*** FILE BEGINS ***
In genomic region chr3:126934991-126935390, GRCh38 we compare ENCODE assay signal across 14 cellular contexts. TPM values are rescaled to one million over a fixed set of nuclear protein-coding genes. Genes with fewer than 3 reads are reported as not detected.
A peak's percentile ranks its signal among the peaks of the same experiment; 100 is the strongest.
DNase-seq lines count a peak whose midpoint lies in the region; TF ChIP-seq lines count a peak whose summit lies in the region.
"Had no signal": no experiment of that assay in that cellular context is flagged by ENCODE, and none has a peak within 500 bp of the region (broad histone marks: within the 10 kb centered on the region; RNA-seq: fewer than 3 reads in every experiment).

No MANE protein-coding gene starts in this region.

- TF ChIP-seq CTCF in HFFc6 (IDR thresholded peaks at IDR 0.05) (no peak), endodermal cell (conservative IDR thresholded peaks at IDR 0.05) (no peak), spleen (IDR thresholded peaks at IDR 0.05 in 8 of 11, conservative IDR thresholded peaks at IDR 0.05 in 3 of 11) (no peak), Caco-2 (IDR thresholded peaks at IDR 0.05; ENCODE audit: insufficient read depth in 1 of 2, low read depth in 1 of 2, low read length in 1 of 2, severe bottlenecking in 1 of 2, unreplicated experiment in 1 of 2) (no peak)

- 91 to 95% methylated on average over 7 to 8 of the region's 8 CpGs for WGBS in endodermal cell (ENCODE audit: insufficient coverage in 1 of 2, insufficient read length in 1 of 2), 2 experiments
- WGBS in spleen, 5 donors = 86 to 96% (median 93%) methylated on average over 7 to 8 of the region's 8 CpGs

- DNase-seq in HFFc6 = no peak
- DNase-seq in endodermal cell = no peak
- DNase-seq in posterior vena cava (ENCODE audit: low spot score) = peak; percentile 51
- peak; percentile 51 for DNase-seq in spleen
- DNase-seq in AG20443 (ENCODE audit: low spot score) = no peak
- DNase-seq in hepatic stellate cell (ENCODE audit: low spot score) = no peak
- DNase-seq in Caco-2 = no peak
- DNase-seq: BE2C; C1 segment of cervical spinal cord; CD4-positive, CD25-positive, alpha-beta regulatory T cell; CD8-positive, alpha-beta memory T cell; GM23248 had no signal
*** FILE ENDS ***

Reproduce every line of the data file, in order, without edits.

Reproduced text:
In genomic region chr3:126934991-126935390, GRCh38 we compare ENCODE assay signal across 14 cellular contexts. TPM values are rescaled to one million over a fixed set of nuclear protein-coding genes. Genes with fewer than 3 reads are reported as not detected.
A peak's percentile ranks its signal among the peaks of the same experiment; 100 is the strongest.
DNase-seq lines count a peak whose midpoint lies in the region; TF ChIP-seq lines count a peak whose summit lies in the region.
"Had no signal": no experiment of that assay in that cellular context is flagged by ENCODE, and none has a peak within 500 bp of the region (broad histone marks: within the 10 kb centered on the region; RNA-seq: fewer than 3 reads in every experiment).

No MANE protein-coding gene starts in this region.

- TF ChIP-seq CTCF in HFFc6 (IDR thresholded peaks at IDR 0.05) (no peak), endodermal cell (conservative IDR thresholded peaks at IDR 0.05) (no peak), spleen (IDR thresholded peaks at IDR 0.05 in 8 of 11, conservative IDR thresholded peaks at IDR 0.05 in 3 of 11) (no peak), Caco-2 (IDR thresholded peaks at IDR 0.05; ENCODE audit: insufficient read depth in 1 of 2, low read depth in 1 of 2, low read length in 1 of 2, severe bottlenecking in 1 of 2, unreplicated experiment in 1 of 2) (no peak)

- 91 to 95% methylated on average over 7 to 8 of the region's 8 CpGs for WGBS in endodermal cell (ENCODE audit: insufficient coverage in 1 of 2, insufficient read length in 1 of 2), 2 experiments
- WGBS in spleen, 5 donors = 86 to 96% (median 93%) methylated on average over 7 to 8 of the region's 8 CpGs

- DNase-seq in HFFc6 = no peak
- DNase-seq in endodermal cell = no peak
- DNase-seq in posterior vena cava (ENCODE audit: low spot score) = peak; percentile 51
- peak; percentile 51 for DNase-seq in spleen
- DNase-seq in AG20443 (ENCODE audit: low spot score) = no peak
- DNase-seq in hepatic stellate cell (ENCODE audit: low spot score) = no peak
- DNase-seq in Caco-2 = no peak
- DNase-seq: BE2C; C1 segment of cervical spinal cord; CD4-positive, CD25-positive, alpha-beta regulatory T cell; CD8-positive, alpha-beta memory T cell; GM23248 had no signal